I soon grow tired of the offline offerings though, to the point where I am ready to venture online to see how far I’ve come before inevitably getting a beating I’ll never forget. Alas, I couldn’t do it. Whether the blame lies with a matchmaking issue for the online modes provided, or the sheer lack of numbers playing Ultimate Marvel vs. Capcom 3, but not a single match can be found in the Player or Ranked variations of online play; despite many, many attempts.

That’s utterly disappointing, especially for a fighting game where the end-game for anyone playing is to be the very best they can be and that cannot be achieved if there’s no one to play against. It’s also a problem for the final mode, Heroes & Heralds, where half of it relies on the online component. The aim is to reclaim territories as either a Hero or one of Galactus’ Heralds by winning matches of the usual 3v3 format either online or offline. It’s slightly more entertaining than the rest of the action, mainly due to the ability to pick a deck of three cards, cards which can be earned via wins, to boost various aspects of gameplay. For example, currently my deck’s best ability is to boost the speed the Hyper Combo gauge rises. Even though I cannot play it online, Heroes & Heralds is still my favourite mode of the game.

Rosters can make or break fighting games and given the vast amount of characters at the disposal of developers Capcom and Eighting, it was always going to be a good one. With 50 characters split evenly between Marvel and Capcom, I’m suitably impressed with the variety. I didn’t realise how great it’d be to use Frank West and ram trolleys with zombies in them at opponents, but he’s just one of many interesting Capcom choices which pay off; with others being Nemesis (Resi Evil), Amaterasu (Okami) and Arthur (Ghosts ‘n Goblins). Marvel comes off even stronger thanks to Deadpool, Rocket Raccoon, Doctor Strange and Iron Man all impressing. All characters’ Hyper Combo moves are utterly unique to them and make for great spectacles when performed.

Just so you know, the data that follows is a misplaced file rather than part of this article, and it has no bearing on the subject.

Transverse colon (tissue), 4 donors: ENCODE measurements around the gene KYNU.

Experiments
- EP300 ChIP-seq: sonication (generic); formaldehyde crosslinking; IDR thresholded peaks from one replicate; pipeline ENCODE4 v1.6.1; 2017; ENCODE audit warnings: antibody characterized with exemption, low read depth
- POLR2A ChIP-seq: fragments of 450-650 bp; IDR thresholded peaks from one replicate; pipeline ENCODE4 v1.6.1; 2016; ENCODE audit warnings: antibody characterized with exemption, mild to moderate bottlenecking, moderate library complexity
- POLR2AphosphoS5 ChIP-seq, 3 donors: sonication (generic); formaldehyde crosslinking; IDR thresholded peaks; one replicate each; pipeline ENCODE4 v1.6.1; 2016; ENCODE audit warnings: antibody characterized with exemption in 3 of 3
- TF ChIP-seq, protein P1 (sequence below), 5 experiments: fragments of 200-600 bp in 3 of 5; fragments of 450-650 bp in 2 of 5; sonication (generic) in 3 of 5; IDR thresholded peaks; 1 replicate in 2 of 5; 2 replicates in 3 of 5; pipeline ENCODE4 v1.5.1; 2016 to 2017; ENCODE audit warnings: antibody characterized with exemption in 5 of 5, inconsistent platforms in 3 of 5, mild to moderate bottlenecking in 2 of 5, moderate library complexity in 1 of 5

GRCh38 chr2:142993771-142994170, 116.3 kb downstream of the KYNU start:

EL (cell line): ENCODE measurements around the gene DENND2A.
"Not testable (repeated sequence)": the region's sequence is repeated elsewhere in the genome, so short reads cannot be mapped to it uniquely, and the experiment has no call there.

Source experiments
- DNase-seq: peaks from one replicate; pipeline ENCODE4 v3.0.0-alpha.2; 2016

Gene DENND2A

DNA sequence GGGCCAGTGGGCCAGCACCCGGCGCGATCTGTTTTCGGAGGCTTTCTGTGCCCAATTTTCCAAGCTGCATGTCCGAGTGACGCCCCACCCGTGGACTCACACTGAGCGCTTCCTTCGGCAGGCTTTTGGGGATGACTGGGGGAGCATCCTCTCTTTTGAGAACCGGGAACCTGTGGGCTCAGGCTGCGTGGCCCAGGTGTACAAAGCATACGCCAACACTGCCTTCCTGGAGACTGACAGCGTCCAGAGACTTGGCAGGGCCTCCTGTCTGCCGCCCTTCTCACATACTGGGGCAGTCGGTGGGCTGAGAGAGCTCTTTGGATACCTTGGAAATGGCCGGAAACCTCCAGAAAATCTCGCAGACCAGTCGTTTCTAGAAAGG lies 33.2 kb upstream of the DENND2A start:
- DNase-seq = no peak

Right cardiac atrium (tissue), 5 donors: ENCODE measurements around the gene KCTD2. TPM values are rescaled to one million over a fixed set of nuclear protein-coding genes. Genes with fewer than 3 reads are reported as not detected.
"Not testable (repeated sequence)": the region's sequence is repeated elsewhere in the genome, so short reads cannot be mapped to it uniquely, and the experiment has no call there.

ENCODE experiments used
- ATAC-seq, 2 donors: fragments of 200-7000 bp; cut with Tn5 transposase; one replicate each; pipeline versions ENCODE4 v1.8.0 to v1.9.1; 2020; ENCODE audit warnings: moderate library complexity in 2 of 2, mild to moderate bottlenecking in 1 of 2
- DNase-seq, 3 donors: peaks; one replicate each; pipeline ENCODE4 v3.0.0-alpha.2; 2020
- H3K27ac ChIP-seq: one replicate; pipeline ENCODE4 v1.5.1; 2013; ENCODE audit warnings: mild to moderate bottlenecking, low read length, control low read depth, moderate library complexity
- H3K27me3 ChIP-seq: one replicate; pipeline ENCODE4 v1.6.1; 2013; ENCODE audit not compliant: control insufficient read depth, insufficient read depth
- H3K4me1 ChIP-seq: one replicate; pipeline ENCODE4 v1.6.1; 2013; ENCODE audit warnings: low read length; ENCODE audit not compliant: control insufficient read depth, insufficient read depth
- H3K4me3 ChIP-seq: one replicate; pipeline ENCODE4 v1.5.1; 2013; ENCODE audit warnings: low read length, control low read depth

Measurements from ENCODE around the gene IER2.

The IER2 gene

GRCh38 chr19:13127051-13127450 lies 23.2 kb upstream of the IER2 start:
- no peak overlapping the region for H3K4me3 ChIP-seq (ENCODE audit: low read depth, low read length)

Speaking of moves, or more importantly gameplay itself, and the tag team based combat adds an extra dimension to proceedings. Not only do you have standard attacks, special moves and hyper moves, but also the ability to get assists from tag partners and even some epic crossover combinations where all characters do their Hyper Combos at once – no one is surviving that!

Visually, it’s very impressive in regards to the high definition 3D character models which are spot on and full of vibrancy. There’s always a lot going on in the heat of a battle, but the quality never appears to drop at all. The battle locations do look a bit tired though, almost as if they didn’t get the same rejuvenation treatment; something which affects the modern settings of the S.H.I.E.L.D. Helicarrier but not so much the Demon Village of Ghosts n’ Goblins.

Ultimate Marvel vs. Capcom 3 delivers in providing a truly great roster of characters and utterly exciting gameplay, especially in the Heroes & Heralds mode. Sadly, it lacks in longevity, no thanks to the frankly dead online side, a pointlessly difficult Mission mode and a rather short Arcade mode. There’s a lot of fun to be had, but in very short bursts and slightly limited depending on your level of skill.

If your love for all things Marvel or Capcom is strong, then Ultimate Marvel vs. Capcom 3 is no doubt worth a look, but for everyone else it depends how much of a hardcore fighter you are and whether A.I. is enough of an opposition to keep you entertained.